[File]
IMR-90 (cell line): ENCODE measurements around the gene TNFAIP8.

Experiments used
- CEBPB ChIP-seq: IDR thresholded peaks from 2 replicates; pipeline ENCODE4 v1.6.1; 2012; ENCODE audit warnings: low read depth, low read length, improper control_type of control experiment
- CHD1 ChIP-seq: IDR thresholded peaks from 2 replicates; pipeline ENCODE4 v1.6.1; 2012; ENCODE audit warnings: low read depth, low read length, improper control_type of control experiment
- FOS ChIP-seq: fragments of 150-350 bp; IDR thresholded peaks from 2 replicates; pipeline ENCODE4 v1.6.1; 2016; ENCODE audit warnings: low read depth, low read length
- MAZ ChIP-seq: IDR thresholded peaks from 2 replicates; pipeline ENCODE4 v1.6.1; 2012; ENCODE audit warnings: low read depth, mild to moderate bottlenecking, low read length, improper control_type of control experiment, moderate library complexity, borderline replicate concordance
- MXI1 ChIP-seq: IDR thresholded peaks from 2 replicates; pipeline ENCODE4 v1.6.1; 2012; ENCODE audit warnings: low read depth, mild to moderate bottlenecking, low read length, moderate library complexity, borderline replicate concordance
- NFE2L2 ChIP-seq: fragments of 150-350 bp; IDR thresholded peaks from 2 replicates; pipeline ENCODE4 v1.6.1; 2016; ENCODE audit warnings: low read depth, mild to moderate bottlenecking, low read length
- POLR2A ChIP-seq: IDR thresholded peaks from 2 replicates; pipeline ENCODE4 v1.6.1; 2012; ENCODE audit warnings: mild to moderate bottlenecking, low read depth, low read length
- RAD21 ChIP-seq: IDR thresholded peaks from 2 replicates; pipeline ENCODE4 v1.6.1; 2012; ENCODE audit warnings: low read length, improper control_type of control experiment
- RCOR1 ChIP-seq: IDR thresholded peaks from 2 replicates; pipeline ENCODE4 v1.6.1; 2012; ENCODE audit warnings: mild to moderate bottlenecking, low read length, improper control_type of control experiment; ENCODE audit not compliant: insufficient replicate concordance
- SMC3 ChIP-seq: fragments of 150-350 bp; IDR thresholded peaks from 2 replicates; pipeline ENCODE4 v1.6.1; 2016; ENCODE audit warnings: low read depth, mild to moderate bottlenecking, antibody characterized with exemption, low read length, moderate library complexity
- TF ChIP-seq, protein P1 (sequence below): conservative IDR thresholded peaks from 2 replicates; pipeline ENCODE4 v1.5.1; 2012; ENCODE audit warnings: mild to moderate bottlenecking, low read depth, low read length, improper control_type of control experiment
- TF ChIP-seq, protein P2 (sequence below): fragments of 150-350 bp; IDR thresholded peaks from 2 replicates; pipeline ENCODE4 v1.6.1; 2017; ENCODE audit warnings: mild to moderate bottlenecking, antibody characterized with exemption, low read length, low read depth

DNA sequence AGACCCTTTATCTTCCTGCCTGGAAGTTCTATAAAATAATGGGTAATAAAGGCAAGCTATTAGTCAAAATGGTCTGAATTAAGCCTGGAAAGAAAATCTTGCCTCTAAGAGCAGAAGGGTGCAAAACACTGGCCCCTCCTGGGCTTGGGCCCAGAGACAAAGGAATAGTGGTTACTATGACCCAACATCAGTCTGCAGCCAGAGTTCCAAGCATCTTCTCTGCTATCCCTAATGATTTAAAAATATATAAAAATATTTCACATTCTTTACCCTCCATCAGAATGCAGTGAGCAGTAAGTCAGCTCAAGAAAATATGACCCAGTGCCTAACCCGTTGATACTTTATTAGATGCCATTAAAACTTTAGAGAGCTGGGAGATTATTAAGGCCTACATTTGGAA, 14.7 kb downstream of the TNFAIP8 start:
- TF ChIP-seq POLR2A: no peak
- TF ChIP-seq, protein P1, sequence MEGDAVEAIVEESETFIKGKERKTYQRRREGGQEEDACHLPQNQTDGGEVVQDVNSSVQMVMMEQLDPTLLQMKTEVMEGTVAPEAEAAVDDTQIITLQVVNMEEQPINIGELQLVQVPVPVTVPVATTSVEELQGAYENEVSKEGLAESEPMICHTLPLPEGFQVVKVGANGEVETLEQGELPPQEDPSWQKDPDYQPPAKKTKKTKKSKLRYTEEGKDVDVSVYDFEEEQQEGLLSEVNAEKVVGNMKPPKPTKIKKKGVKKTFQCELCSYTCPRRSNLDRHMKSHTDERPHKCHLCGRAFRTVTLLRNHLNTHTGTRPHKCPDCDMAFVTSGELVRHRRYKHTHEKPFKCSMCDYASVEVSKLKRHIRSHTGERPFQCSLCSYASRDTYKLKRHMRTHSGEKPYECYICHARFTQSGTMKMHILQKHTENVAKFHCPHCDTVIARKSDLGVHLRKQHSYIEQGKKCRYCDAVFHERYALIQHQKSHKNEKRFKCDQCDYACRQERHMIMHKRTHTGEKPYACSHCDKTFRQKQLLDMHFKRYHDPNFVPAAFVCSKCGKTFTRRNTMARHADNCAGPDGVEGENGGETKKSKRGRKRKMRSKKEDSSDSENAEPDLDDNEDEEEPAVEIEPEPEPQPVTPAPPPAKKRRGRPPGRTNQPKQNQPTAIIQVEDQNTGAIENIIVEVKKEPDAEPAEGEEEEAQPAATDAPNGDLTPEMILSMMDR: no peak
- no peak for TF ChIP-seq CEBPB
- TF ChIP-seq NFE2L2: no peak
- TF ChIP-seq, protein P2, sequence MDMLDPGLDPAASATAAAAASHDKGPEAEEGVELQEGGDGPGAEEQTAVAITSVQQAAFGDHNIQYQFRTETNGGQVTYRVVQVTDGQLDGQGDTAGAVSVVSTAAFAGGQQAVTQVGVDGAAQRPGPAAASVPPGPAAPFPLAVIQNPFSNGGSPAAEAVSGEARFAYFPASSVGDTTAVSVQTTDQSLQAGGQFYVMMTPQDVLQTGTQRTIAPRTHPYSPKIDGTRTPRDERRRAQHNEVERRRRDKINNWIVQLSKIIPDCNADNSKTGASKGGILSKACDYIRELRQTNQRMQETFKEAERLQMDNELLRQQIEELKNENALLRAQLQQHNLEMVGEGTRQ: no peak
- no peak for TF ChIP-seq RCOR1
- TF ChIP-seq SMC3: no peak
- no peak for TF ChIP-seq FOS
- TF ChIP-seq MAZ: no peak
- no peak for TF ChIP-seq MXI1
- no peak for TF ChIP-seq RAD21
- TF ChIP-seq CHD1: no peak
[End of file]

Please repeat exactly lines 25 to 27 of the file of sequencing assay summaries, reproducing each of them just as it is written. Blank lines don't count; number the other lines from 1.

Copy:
- no peak for TF ChIP-seq MXI1
- no peak for TF ChIP-seq RAD21
- TF ChIP-seq CHD1: no peak